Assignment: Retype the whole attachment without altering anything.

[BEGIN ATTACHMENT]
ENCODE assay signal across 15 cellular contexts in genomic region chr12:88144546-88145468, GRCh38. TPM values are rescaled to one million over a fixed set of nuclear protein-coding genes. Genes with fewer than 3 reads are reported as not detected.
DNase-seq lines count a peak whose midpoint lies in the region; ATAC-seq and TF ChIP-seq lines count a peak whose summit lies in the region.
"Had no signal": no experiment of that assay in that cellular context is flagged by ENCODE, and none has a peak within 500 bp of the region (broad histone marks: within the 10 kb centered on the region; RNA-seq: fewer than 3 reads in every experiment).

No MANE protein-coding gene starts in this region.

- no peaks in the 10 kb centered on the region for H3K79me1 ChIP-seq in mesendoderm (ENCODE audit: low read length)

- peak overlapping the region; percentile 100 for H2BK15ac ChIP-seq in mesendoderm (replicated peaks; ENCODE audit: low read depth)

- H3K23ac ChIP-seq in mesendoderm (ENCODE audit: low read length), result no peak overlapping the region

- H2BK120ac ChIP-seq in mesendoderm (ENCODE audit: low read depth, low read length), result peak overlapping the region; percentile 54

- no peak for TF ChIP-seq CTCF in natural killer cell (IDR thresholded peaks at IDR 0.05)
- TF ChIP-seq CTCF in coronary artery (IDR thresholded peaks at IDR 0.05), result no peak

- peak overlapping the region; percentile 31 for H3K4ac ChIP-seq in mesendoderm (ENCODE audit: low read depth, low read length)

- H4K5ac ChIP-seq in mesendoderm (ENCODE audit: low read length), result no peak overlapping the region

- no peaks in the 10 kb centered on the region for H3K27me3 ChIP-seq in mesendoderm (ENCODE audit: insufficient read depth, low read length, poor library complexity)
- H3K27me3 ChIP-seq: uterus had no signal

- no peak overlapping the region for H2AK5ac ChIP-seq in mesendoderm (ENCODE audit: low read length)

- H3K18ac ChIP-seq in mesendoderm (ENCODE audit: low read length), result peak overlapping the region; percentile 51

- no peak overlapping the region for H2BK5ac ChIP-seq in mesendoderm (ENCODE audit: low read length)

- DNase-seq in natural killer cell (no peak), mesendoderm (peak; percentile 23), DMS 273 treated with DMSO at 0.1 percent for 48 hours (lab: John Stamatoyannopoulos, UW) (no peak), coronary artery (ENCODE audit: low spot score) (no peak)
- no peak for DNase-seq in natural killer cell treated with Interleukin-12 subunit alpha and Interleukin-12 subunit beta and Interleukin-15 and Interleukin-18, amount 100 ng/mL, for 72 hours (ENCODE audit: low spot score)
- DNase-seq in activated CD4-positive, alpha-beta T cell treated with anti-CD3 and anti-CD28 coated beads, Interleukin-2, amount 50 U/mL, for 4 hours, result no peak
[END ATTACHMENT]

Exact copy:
ENCODE assay signal across 15 cellular contexts in genomic region chr12:88144546-88145468, GRCh38. TPM values are rescaled to one million over a fixed set of nuclear protein-coding genes. Genes with fewer than 3 reads are reported as not detected.
DNase-seq lines count a peak whose midpoint lies in the region; ATAC-seq and TF ChIP-seq lines count a peak whose summit lies in the region.
"Had no signal": no experiment of that assay in that cellular context is flagged by ENCODE, and none has a peak within 500 bp of the region (broad histone marks: within the 10 kb centered on the region; RNA-seq: fewer than 3 reads in every experiment).

No MANE protein-coding gene starts in this region.

- no peaks in the 10 kb centered on the region for H3K79me1 ChIP-seq in mesendoderm (ENCODE audit: low read length)

- peak overlapping the region; percentile 100 for H2BK15ac ChIP-seq in mesendoderm (replicated peaks; ENCODE audit: low read depth)

- H3K23ac ChIP-seq in mesendoderm (ENCODE audit: low read length), result no peak overlapping the region

- H2BK120ac ChIP-seq in mesendoderm (ENCODE audit: low read depth, low read length), result peak overlapping the region; percentile 54

- no peak for TF ChIP-seq CTCF in natural killer cell (IDR thresholded peaks at IDR 0.05)
- TF ChIP-seq CTCF in coronary artery (IDR thresholded peaks at IDR 0.05), result no peak

- peak overlapping the region; percentile 31 for H3K4ac ChIP-seq in mesendoderm (ENCODE audit: low read depth, low read length)

- H4K5ac ChIP-seq in mesendoderm (ENCODE audit: low read length), result no peak overlapping the region

- no peaks in the 10 kb centered on the region for H3K27me3 ChIP-seq in mesendoderm (ENCODE audit: insufficient read depth, low read length, poor library complexity)
- H3K27me3 ChIP-seq: uterus had no signal

- no peak overlapping the region for H2AK5ac ChIP-seq in mesendoderm (ENCODE audit: low read length)

- H3K18ac ChIP-seq in mesendoderm (ENCODE audit: low read length), result peak overlapping the region; percentile 51

- no peak overlapping the region for H2BK5ac ChIP-seq in mesendoderm (ENCODE audit: low read length)

- DNase-seq in natural killer cell (no peak), mesendoderm (peak; percentile 23), DMS 273 treated with DMSO at 0.1 percent for 48 hours (lab: John Stamatoyannopoulos, UW) (no peak), coronary artery (ENCODE audit: low spot score) (no peak)
- no peak for DNase-seq in natural killer cell treated with Interleukin-12 subunit alpha and Interleukin-12 subunit beta and Interleukin-15 and Interleukin-18, amount 100 ng/mL, for 72 hours (ENCODE audit: low spot score)
- DNase-seq in activated CD4-positive, alpha-beta T cell treated with anti-CD3 and anti-CD28 coated beads, Interleukin-2, amount 50 U/mL, for 4 hours, result no peak